San Francisco discrimination lawyers discuss common forms of disability discrimination
Discrimination against disabled employees and job applicants occurs in San Francisco, as it does elsewhere. Those subjected may not recognize disability discrimination or understand their rights when it occurs. An employment discrimination lawyer in San Francisco is in the best position to advise clients who believe they may have experienced disability discrimination in the workplace.
The following are circumstances that may constitute disability discrimination. An employee who believes that discrimination has occurred in the workplace should contact a disability discrimination lawyer at San Francisco’s Minnis & Smallets.
Asking About a Disability
Employers violate state and federal law when they ask employees to share private medical information. Employers are also prohibited from asking questions that are designed to find out information about the employee’s disability, such as asking the employee what medications the employee is taking or what the specific medical condition the employee has.
If a disabled employee needs an accommodation, then employers are required to engage in an interactive process with the employee to determine the precise limitations created by the disability and how best to respond to the need for accommodation. This process can occur without the employer knowing employee’s medical information. Requesting private medical information, or failing to engage in an interactive process that is timely and in good faith, are indicative of disability discrimination.
Refusing to Provide Reasonable Accommodation
Disabled employees who need reasonable accommodation have the right to ask for and receive one. A reasonable accommodation is one that an employer can provide without undue hardship. If the requested accommodation is not particularly expensive or difficult to provide, it is likely to be reasonable. While employers are not always required to provide the specific accommodation that the employee requests, they must work with the employee to search for an effective accommodation.
For example, an employee may need time off for treatment for a mental disability, or a flexible work schedule due to side effects from a medication that the employee is taking. If the request is reasonable given that the employer offers time off or a flexible schedule to non-disabled employees, then the employer should provide the disabled employee with the accommodation. If the employer cannot provide the requested accommodation because it would be an undue hardship, then the employer is required to talk with the employee about whether other accommodations can be provided.
Examples of reasonable accommodations might include making a work area accessible to the employee, providing an extended medical leave of absence, job restructuring including part time of modified work schedule, and modification of personnel or supervisory policies.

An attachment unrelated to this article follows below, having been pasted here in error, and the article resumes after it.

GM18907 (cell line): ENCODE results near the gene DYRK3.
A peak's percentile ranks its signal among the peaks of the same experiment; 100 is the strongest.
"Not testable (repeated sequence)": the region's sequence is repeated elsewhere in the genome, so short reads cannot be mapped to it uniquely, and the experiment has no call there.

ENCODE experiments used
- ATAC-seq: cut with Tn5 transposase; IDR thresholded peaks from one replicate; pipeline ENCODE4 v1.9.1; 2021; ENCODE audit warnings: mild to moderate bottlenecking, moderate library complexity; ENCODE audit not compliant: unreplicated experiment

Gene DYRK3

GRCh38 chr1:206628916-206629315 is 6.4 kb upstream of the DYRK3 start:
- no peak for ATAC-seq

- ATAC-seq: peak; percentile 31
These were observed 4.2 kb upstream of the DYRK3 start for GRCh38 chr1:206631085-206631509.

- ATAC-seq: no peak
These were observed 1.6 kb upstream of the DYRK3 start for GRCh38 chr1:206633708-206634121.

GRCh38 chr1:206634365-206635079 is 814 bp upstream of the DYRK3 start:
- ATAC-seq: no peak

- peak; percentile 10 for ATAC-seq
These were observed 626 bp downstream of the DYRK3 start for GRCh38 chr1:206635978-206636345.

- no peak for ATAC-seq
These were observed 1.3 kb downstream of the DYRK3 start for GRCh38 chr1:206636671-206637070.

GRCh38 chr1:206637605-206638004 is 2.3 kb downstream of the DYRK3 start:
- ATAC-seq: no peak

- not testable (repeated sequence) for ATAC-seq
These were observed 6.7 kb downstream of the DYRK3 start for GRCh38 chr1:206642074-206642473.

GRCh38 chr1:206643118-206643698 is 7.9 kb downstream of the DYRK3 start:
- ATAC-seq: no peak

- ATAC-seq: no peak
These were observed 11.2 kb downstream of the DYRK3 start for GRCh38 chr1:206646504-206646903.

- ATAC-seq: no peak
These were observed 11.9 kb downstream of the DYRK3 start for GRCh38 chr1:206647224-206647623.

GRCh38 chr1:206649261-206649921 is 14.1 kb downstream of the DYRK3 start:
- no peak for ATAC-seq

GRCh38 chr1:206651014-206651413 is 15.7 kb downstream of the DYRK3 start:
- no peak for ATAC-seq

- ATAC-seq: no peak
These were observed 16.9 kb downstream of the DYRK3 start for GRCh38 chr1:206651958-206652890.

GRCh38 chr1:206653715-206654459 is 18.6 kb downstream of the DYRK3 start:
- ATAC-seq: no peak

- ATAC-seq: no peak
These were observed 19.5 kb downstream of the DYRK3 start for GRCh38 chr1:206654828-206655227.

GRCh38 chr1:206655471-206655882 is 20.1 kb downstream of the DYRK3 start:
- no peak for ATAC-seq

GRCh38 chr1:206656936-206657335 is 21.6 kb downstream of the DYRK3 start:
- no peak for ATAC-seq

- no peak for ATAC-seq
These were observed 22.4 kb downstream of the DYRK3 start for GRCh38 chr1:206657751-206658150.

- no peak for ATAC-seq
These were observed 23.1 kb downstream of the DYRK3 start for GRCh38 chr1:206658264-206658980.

If an employer refuses to offer a reasonable accommodation, or does not respond to an employee’s request for accommodation, then it may constitute disability discrimination. A San Francisco disability discrimination lawyer can help those subjected to discrimination to obtain a remedy for the employer’s unlawful behavior.
Firing an Employee After Learning About a Disability
An employer may be unaware of a disability until the employee mentions it or seeks a reasonable accommodation for it. If the employer terminates the employee after learning of the disability, and if the termination is motivated by the disability, the employer has engaged in unlawful discrimination. Similarly, retaliation because an employee requests accommodation for a disability is unlawful.
For example, an employee who suffers from disability may not always show symptoms, but the symptoms may worsen over time or be episodic. An employee may feel the need to disclose the condition to the employer, especially if the employee needs time off to address the worsening symptoms. If the employer fires the employee because the employer fears that the disability will cause the employee to miss too much work, the employer can be held responsible for disability discrimination.
The employer will not admit that a termination was based on the employee’s disability, but a discriminatory intent can be inferred from suspicious timing and the absence of a legitimate reason for the termination. A San Francisco disability discrimination attorney can help disabled employees uncover evidence that a termination was discriminatory.
Being Bullied or Harassed in the Workplace
A hostile work environment is discriminatory when the hostility is based on an employee’s disability. If coworkers intimidate or ridicule an employee because of the employee’s disability, the work environment might be discriminatory. In general, a work environment is considered hostile when it is so threatening or oppressive that it would interfere with the ability of any reasonable person in the disabled employee’s position to perform the job. An employee who is being subjected to this type of behavior should consider reporting it, in writing, to a supervisor or to human resources.
Workplace harassment violates laws prohibiting disability discrimination when it is pervasive or serious, when the employer knows or should know about it, and when the employer does nothing to stop it. Disabled employees often turn to disability discrimination lawyers in San Francisco for help when they have reported the problem to their employer and the work environment has not improved.
When a San Francisco employee is subjected to disability discrimination, the law firm of Minnis & Smallets can help. An employee who believes that disability discrimination has occurred should contact the disability discrimination lawyers at San Francisco’s Minnis & Smallets. Call 1-415-551-0885 or use our online contact form to tell us about your problem.